Black Box Techniques

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Black box testing is a general label applied to design techniques used when the tester/test designer does not know or does not take into account, the software's code, design, or other aspects of its structure.

A context where I used this skill:
Pretty much any test effort where I was not directly involved in development, I was doing some form of black box testing.

In one case, I was testing rockets. We defined scenarios based on requirements and expected system-‐‑software usage. The rocket would count down, lift off, fly up and away. This was our starting black box usage scenario. We ran this test over and over at first. Then we started to test "off normal" scenarios to test the boundary cases. We tested a countdown that stop just before T=0. Tested a countdown that stop right at T=0. These were boundaries where we wanted to see how the software-‐‑system worked in different scenarios. We of course had many other cases. We once counted up how many "normal" and "off normal" black box scenario cases we had tests for. About 60% of the testers were off normal (stress cases) and another 20% were "normal" but at a boundary. This means only 20 were regular "normal" tests. We were push the software, even in the black box, to situations that might not be normal, but that the software should handle without bugs.

How I'd recommend someone learn this skill:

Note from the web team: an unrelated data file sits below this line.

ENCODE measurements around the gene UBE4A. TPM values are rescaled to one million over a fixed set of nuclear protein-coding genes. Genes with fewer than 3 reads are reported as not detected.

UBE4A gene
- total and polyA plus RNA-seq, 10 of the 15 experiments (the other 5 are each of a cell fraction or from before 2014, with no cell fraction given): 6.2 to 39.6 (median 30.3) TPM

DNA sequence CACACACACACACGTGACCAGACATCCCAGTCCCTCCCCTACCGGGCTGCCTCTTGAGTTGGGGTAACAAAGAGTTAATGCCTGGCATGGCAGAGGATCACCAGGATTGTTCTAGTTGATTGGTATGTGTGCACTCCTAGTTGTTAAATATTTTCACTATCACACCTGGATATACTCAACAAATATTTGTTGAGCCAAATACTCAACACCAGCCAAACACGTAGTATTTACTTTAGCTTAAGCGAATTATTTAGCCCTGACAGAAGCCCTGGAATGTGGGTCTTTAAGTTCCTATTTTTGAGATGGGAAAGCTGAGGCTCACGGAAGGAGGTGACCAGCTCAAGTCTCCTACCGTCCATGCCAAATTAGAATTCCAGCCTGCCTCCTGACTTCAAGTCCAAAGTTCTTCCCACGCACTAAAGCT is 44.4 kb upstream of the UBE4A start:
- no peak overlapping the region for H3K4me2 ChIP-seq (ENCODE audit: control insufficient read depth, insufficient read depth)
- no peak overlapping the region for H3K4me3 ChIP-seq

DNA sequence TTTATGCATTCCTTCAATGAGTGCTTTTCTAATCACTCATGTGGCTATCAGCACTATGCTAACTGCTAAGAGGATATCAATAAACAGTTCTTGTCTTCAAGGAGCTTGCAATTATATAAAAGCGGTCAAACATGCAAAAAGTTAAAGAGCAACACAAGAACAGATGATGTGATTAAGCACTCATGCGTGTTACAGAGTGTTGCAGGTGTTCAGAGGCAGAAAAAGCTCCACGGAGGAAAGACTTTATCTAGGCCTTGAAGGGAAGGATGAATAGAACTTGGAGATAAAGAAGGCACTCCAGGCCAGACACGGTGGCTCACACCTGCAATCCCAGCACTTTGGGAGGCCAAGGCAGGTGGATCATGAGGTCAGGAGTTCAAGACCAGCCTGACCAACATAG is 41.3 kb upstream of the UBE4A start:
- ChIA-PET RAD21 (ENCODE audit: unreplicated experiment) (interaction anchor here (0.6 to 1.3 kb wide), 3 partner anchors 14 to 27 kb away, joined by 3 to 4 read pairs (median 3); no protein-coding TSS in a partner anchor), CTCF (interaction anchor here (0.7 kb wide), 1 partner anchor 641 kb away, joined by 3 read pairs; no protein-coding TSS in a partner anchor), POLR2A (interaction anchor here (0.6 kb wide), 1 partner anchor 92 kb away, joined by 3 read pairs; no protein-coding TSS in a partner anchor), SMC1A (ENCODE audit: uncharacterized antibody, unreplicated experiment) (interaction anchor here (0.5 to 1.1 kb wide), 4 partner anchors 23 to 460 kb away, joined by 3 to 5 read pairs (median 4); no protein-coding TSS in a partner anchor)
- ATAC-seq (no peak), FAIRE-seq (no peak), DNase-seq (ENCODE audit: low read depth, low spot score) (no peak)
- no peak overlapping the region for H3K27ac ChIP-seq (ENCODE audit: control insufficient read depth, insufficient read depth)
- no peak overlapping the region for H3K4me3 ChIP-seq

Since the skill is made up of a variety of techniques, as tester must learn the patterns needed to implement the technique. To do this one must start with the "classic" industry recognized names of these, which include:
➔ Equivalence partitioning
➔ Boundary value analysis
➔ Decision table testing
➔ Classification tree method
➔ Syntax testing
➔ Combinatorial test design techniques
➔ Cause-‐‑effect graphing
➔ State transition testing
➔ Scenario testing
➔ Random testing

A student of black box testing will recognize there are other names and variations for black box test techniques, but the names given here are the basics. To learn the skill/technique a tester must know the name, and then must be able to do the following:
➔ recognize when the test problem fits a technique
➔ either know the technique pattern or how to find the details of the pattern to be able to apply the technique (note: tools may be needed to support a technique)
➔ once the pattern can be practiced, the tester must be able to define the test design including: a plan, the inputs, the environment of the test, the activities of the test, and be able to judge (oracle) the test.

If a tester is doing scripted testing, the design happens then the testing, but if one is doing exploratory testing, the testing and design with information gathering happen in real time. To learn skill of black box test design and associated techniques, one must practice, practice, and practice as well as being able to look the pattern details up when needed.

Additional resources:
BBST classes
The Domain Testing Workbook -‐‑ Kaner etal -‐‑ (this is a comprehensive "how to" with skill building learning workbook)

By: Jon Hagar

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